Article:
Hiram Bingham III
U.S. Senator, Connecticut, In office 1924 - 1933
Preceded by Frank Bosworth Brandegee
Succeeded by Augustine Lonergan
Born in Honolulu, Hawaii February 19, 1875
Political party: Republican
Spouse: 1) Alfreda Mitchell (div.), 2) Suzanne Carroll Hill
Religion: Protestant Christian
Hiram Bingham, formally Hiram Bingham III, (19 November 1875 – 6 June 1956) was an American academic, explorer and politician. He rediscovered the Inca settlement of Machu Picchu in 1911. Later, Bingham served as Governor of Connecticut and a member of the United States Senate.
Bingham was born in Honolulu, Hawaii, to Hiram Bingham II (1831 - 1908), an early Protestant missionary to the Kingdom of Hawaii, the grandson of Hiram Bingham I (1789 – 1869), another missionary. He attended Punahou School and O'ahu College in Hawaii from 1882 to 1892. He returned to the United States in his teens in order to complete his education, entering Phillips Academy in Andover, Massachusetts, from which he graduated in 1894. He obtained a degree from Yale University in 1898, a degree from the University of California at Berkeley in 1900, and a degree from Harvard University in 1905. While at University, Bingham was a member of Acacia Fraternity. He taught history and politics at Harvard and then served as preceptor under Woodrow Wilson at Princeton University. In 1907, Yale University appointed Bingham as a lecturer in South American history.
It was during Bingham's time as a lecturer (later professor) at Yale that he rediscovered the largely forgotten Incan city of Machu Picchu. In 1908, he had served as delegate to the First Pan American Scientific Congress at Santiago, Chile. On his way home via Peru, a local prefect convinced him to visit the pre-Columbian city of Choqquequirau. Bingham was thrilled by the prospect of unexplored Incan cities, and in 1911 returned to the Andes with the Yale Peruvian Expedition of 1911. On 24 July 1911, a mestizo guide led Bingham to Machu Picchu, which had been largely forgotten by everybody except the small number of people living in the immediate valley, and the young explorer had his ''lost city''. Bingham returned to Peru in 1912 and 1915 with the support of Yale and the National Geographic Society.
Machu Picchu has become one of the major tourist attractions in South America, and Bingham is recognized as the man who brought the site to world attention, although many others contributed to the archaeological resurrection of the site. The switchback filled road that carries tourist buses to the site from the Urubamba River is called the Hiram Bingham Highway. Bingham has been cited as one possible basis for the ''Indiana Jones'' character. His book Lost City of the Incas became a bestseller upon its publication in 1948.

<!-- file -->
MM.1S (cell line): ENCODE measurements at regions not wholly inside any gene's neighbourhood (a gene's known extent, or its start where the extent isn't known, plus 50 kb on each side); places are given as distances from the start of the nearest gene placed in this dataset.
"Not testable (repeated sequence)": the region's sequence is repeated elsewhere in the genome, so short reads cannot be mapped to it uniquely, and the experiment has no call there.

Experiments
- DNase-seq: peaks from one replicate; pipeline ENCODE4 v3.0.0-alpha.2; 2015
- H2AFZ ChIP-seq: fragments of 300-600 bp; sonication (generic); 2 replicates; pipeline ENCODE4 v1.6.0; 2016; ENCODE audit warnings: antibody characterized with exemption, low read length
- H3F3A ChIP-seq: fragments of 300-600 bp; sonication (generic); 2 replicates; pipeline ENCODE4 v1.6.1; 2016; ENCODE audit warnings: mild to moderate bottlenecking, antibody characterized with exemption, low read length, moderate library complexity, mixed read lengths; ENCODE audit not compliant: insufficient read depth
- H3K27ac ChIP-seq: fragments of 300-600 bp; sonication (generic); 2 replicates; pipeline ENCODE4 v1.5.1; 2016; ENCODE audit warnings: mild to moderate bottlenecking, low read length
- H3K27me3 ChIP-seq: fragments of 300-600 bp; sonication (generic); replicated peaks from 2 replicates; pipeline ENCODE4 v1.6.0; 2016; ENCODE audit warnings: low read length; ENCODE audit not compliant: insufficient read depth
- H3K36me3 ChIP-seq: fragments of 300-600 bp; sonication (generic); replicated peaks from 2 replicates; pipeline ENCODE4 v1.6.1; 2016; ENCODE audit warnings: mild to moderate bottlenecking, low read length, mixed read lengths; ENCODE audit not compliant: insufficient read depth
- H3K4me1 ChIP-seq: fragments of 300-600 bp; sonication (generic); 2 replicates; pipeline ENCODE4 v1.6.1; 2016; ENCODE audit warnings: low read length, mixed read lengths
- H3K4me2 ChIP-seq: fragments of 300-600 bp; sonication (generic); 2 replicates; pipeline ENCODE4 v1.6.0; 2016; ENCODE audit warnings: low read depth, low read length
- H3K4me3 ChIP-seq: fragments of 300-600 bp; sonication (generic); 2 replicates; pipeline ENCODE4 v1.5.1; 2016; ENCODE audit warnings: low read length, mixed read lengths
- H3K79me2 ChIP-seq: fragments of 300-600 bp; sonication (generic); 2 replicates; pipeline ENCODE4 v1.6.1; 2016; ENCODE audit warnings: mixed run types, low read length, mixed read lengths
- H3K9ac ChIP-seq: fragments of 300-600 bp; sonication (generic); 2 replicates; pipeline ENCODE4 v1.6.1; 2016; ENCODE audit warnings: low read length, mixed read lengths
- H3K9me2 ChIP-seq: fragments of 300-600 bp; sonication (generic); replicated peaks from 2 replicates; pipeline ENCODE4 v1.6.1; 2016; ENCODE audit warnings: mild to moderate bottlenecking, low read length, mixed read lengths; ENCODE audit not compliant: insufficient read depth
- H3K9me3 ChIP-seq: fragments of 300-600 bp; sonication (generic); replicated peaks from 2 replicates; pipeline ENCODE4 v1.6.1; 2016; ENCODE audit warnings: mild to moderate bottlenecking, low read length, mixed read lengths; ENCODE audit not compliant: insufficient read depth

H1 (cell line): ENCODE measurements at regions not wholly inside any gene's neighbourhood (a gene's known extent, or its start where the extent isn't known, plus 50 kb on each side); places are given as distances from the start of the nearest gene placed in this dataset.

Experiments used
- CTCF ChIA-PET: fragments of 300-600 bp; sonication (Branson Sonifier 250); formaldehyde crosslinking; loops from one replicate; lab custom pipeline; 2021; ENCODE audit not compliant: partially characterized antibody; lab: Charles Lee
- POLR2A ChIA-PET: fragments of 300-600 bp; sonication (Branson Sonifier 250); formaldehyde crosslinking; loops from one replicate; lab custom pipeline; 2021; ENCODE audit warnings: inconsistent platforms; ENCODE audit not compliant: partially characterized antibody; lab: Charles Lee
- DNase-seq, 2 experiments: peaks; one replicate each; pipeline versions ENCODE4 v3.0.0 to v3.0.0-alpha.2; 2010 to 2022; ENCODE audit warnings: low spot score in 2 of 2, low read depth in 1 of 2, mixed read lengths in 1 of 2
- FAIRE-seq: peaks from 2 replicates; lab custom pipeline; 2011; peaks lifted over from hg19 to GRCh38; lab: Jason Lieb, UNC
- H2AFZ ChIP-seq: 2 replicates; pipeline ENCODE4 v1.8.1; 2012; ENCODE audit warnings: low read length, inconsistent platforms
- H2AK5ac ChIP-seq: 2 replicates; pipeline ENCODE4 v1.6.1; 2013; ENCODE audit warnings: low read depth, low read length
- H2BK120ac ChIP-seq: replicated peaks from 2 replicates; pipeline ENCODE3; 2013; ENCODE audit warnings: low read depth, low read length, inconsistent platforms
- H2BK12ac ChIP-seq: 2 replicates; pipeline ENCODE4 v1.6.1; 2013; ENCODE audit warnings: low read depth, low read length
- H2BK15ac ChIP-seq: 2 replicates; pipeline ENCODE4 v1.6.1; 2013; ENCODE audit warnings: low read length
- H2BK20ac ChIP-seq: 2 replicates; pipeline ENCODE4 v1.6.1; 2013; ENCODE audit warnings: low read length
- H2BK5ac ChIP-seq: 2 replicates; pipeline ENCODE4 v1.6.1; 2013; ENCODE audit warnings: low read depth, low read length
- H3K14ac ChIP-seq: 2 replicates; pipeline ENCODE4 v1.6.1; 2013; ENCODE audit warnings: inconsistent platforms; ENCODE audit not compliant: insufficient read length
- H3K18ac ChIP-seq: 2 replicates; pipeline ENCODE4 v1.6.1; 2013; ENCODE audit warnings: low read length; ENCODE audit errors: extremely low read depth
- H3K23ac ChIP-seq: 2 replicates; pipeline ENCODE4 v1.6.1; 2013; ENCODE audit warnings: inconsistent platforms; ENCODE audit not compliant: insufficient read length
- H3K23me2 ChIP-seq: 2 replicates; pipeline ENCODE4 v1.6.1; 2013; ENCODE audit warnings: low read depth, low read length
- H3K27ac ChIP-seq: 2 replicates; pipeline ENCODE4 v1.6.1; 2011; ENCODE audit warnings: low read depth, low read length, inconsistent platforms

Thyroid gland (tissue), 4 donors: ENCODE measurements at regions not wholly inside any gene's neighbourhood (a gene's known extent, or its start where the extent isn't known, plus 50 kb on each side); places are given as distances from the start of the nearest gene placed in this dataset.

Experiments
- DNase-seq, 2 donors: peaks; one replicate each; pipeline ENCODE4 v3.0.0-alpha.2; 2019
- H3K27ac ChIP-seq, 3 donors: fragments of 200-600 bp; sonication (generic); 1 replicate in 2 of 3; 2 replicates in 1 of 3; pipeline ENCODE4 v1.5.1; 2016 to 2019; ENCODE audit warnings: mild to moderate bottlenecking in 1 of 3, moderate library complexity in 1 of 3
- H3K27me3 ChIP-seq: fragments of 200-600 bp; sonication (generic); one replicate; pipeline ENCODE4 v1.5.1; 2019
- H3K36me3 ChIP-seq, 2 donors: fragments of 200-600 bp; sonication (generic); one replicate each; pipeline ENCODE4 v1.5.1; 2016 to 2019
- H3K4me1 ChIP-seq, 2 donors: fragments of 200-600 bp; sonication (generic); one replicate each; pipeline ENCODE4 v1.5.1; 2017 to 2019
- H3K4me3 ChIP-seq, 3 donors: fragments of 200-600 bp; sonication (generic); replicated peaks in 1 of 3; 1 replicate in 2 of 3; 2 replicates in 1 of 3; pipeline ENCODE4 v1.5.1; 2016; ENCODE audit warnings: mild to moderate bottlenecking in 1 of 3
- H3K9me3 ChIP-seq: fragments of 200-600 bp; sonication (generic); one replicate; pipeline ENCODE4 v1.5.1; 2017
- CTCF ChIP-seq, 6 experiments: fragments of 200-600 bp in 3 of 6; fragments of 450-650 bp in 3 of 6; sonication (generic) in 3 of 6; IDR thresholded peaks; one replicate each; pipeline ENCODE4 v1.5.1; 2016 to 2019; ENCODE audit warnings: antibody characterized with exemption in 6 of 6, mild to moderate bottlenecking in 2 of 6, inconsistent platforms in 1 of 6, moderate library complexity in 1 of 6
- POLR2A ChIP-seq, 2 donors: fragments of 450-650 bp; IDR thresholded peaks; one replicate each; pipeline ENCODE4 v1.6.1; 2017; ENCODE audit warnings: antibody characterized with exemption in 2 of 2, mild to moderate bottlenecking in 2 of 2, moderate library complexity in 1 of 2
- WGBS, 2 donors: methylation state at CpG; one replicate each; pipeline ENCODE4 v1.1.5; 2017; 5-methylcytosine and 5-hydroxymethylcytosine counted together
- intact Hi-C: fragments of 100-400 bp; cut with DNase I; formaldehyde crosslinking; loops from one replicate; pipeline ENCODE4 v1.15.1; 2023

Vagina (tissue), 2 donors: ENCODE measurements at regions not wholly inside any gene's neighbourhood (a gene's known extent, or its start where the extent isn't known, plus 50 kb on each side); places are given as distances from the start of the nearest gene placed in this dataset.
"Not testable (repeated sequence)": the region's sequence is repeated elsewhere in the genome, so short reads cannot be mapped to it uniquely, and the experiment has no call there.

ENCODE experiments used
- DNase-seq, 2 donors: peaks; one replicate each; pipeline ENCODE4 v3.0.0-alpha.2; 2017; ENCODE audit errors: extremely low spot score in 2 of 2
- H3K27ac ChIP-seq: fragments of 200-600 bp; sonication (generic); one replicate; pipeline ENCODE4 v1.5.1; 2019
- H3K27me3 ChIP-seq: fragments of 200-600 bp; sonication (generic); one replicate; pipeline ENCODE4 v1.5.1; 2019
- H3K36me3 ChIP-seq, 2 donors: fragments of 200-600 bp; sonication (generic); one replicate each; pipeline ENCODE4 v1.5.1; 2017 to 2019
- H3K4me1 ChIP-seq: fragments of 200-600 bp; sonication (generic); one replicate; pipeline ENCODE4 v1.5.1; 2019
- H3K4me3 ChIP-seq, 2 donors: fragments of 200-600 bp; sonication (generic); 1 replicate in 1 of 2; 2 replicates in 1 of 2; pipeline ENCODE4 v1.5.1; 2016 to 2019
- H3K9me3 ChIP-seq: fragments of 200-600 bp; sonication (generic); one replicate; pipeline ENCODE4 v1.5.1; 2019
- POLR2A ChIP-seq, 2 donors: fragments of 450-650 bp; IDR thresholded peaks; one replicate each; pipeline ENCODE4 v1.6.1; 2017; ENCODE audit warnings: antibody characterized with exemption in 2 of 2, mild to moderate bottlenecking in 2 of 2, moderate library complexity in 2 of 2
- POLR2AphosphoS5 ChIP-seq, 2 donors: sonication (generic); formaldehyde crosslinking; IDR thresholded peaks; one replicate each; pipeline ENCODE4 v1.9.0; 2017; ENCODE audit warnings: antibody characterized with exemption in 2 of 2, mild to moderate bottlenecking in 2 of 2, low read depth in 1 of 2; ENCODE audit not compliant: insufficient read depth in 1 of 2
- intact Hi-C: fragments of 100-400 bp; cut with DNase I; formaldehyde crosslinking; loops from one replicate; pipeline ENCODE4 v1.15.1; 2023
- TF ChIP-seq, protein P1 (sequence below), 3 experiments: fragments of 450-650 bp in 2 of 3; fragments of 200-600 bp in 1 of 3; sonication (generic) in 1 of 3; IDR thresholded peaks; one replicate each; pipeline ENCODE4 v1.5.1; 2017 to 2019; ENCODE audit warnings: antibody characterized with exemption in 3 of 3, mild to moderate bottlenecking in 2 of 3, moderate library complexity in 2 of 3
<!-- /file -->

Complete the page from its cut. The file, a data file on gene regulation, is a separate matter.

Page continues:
Marriage and family
He married Alfreda Mitchell, granddaughter of Charles L. Tiffany, on November 20, 1899, and had seven sons, including: congressman Jonathan Brewster Bingham (1914 - 1986); diplomat Hiram Bingham IV (1903 - 1988); Charles Tiffany (1906 - 1993) (physician), Brewster (1908 - 1995) (minister), Mitchell (1910 - 1994) (artist), Woodbridge (1901 - 1986) (professor) and Alfred Mitchell Bingham (1905 - 1998) (lawyer). After a divorce he married Suzanne Carroll Hill in June of 1937. In 1982 Temple University Press published Char Miller's doctoral dissertation on the Bingham family titled ''Fathers and sons : the Bingham family and the American mission.''
Bingham achieved the rank of captain of the Connecticut National Guard in 1916. In 1917, he became an aviator and organized the United States Schools of Military Aeronautics. He served the Aviation Section of the United States Army Signal Corps and attained the rank of lieutenant colonel. In Issoudun, France, Bingham commanded a flying school.
In 1922, Bingham was elected Lieutenant Governor of Connecticut, an office he held until 1924. In November 1924, he was elected Governor. On December 16, 1924, Bingham was also elected as a Republican to serve in the United States Senate to fill a vacancy created by the suicide of Frank Bosworth Brandegee. Now both Governor-elect and Senator-elect, Bingham served as Governor for one day, the shortest term of any Connecticut Governor. Bingham was reelected to a full six-year term in the Senate in 1926. Senator Bingham was Chairman of the Committee on Printing and then Chairman of the Committee on Territories and Insular Possessions. In 1929, Bingham was censured by the Senate on charges that he had placed a lobbyist on his payroll. President Calvin Coolidge appointed Bingham to the President's Aircraft Board during his first term in the Senate; the press quickly dubbed the ex-explorer ''The Flying Senator''. Bingham failed in his second reelection effort in the wake of the 1932 Democratic landslide following the Great Depression and left the Senate at the end of his second term in 1933. During World War II, Bingham lectured at several United States Navy training schools. In 1951, Bingham was appointed Chairman of the Civil Service Commission Loyalty Review Board, an assignment he kept through 1953.
On June 6, 1956, Bingham died at his Washington, DC home. He was interred at Arlington National Cemetery in Arlington, Virginia. His son Hiram Bingham IV was a diplomat and World War II hero, while another son, Jonathan Brewster Bingham, served as a Democrat in Congress.